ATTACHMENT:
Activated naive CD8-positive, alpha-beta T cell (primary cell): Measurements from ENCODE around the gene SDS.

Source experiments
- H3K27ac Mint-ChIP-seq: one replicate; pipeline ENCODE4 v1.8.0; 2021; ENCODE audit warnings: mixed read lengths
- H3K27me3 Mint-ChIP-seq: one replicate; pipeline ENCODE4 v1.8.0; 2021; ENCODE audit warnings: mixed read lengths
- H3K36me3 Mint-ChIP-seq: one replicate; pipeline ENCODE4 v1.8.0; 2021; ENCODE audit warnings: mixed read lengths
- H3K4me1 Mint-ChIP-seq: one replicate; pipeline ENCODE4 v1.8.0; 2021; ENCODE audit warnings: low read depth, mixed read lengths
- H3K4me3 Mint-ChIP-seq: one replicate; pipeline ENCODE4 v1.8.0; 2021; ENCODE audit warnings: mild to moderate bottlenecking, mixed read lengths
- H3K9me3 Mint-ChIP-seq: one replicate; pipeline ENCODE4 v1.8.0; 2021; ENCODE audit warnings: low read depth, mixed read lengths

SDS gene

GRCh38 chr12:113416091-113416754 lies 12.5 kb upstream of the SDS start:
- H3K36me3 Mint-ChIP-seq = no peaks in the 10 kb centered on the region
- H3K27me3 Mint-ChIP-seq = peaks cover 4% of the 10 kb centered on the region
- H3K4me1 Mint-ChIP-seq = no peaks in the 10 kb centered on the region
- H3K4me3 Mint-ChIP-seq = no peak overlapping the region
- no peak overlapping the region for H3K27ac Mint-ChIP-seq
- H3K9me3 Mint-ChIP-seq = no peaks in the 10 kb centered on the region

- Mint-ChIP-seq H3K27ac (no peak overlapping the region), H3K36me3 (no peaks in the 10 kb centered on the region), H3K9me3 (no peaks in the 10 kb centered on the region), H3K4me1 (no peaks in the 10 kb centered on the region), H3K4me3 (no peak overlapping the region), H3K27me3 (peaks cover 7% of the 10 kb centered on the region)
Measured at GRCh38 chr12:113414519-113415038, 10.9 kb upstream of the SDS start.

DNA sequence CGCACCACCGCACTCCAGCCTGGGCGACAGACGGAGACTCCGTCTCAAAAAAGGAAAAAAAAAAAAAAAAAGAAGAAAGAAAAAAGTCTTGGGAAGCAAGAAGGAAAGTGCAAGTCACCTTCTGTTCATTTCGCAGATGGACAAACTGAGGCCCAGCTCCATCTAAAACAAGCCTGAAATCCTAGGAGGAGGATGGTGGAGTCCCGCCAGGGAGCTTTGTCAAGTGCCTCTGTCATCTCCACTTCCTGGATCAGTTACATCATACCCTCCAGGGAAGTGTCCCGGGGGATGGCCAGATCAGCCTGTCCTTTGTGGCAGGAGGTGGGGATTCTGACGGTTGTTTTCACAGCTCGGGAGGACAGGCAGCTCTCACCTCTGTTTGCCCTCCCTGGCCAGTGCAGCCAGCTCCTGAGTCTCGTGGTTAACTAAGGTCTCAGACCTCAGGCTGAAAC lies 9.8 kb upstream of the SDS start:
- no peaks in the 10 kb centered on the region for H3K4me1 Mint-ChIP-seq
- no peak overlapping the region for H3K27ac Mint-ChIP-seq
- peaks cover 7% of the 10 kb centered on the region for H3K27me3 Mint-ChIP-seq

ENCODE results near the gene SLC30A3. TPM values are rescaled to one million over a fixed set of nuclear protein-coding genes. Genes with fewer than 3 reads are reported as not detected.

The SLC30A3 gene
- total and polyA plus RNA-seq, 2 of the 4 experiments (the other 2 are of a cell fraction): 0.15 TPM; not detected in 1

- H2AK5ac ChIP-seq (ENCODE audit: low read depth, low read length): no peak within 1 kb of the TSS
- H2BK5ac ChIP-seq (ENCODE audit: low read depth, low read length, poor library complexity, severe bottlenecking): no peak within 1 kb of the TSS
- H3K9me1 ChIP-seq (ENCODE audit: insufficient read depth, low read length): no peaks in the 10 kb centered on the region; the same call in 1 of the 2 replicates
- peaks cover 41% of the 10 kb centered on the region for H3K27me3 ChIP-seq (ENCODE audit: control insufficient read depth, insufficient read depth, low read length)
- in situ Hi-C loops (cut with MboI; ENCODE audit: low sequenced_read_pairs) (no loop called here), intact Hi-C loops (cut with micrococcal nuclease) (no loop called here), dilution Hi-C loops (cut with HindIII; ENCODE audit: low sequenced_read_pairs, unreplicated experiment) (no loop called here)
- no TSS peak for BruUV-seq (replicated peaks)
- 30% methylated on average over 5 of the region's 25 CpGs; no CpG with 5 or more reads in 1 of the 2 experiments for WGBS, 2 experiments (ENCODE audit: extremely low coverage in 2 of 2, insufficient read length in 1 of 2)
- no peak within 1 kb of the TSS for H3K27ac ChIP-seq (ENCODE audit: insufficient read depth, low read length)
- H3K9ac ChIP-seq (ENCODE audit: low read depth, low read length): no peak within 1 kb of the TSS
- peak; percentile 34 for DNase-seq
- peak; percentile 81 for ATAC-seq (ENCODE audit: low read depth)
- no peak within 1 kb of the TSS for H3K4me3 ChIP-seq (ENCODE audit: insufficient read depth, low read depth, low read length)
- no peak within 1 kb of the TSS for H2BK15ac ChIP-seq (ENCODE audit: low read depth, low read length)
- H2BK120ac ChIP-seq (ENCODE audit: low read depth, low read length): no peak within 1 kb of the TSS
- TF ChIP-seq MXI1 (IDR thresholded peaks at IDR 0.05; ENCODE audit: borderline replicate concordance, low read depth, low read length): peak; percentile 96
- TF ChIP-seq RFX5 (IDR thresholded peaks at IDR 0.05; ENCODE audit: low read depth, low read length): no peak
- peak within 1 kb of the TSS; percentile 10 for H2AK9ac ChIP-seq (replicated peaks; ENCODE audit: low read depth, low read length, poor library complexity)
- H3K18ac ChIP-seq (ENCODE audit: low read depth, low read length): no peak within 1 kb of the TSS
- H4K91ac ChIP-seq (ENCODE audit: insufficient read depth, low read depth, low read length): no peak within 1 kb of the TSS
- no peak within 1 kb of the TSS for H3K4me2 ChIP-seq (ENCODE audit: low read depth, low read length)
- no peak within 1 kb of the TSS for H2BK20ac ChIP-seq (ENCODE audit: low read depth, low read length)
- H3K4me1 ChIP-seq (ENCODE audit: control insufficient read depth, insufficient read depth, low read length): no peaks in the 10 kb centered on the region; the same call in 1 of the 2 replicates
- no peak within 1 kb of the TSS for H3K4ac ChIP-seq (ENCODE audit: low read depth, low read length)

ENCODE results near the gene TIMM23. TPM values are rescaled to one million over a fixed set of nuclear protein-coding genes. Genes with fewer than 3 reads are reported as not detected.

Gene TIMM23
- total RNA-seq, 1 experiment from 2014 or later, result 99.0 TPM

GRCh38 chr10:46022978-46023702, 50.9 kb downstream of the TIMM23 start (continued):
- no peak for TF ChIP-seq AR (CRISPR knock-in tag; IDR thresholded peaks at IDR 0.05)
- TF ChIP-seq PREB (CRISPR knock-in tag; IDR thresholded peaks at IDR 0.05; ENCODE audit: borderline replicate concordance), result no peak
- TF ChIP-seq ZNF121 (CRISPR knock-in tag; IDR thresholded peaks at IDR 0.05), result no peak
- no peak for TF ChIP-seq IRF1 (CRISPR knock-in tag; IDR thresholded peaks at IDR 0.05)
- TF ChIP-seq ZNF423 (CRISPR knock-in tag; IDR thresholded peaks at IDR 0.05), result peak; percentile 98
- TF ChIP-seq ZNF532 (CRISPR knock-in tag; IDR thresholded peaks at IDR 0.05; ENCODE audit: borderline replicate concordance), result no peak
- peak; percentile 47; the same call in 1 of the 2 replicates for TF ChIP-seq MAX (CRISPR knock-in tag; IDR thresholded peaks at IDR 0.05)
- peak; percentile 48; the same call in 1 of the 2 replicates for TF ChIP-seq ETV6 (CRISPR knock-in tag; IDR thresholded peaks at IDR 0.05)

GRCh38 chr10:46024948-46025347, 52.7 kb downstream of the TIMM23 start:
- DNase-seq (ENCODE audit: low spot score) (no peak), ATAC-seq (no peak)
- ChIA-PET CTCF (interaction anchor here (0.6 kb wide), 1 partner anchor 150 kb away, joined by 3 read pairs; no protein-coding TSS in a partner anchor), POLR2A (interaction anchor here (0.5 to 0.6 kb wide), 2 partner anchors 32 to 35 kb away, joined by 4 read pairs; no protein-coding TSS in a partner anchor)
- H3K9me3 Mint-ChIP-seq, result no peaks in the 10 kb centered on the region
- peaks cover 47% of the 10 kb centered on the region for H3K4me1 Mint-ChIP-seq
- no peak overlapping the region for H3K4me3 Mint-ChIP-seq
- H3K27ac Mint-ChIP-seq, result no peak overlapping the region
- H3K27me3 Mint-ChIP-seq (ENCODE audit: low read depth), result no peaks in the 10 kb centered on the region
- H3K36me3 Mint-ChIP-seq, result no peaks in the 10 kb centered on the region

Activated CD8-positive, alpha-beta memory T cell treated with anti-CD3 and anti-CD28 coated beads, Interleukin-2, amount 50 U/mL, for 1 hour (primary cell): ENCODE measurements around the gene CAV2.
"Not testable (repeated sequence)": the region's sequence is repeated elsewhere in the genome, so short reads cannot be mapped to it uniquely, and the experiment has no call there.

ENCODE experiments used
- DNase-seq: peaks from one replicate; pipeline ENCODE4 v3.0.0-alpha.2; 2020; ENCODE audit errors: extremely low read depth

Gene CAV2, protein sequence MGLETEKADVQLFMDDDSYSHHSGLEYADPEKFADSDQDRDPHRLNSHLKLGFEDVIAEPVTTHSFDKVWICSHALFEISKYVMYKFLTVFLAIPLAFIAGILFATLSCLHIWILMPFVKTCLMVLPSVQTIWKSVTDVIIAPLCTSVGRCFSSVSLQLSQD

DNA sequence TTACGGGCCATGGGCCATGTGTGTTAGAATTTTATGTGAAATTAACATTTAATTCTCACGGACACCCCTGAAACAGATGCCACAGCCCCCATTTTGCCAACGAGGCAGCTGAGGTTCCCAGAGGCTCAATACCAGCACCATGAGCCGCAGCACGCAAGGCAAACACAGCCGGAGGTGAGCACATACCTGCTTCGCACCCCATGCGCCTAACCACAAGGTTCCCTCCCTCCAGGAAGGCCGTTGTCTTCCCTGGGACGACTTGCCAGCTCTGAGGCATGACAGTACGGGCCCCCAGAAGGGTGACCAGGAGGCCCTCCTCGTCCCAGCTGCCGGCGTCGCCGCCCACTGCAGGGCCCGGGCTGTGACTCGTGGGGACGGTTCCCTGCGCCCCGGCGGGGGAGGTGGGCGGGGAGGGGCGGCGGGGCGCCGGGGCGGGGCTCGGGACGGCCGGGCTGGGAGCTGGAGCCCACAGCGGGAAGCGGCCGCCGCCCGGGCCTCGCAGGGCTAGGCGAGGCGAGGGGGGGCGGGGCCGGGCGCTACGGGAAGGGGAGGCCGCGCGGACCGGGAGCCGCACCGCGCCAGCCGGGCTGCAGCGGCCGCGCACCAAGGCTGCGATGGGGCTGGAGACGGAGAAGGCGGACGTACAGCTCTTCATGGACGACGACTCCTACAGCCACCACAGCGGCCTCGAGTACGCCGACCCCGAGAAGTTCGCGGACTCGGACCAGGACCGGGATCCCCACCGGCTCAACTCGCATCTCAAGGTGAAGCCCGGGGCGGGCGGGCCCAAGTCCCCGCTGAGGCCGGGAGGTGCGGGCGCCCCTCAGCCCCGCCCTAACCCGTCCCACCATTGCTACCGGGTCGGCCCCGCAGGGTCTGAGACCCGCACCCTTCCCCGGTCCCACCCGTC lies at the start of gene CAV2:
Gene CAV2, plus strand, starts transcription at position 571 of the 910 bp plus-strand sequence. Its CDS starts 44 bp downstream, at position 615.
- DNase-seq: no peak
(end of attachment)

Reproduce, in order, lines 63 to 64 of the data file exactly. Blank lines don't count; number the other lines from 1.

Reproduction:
- ChIA-PET CTCF (interaction anchor here (0.6 kb wide), 1 partner anchor 150 kb away, joined by 3 read pairs; no protein-coding TSS in a partner anchor), POLR2A (interaction anchor here (0.5 to 0.6 kb wide), 2 partner anchors 32 to 35 kb away, joined by 4 read pairs; no protein-coding TSS in a partner anchor)
- H3K9me3 Mint-ChIP-seq, result no peaks in the 10 kb centered on the region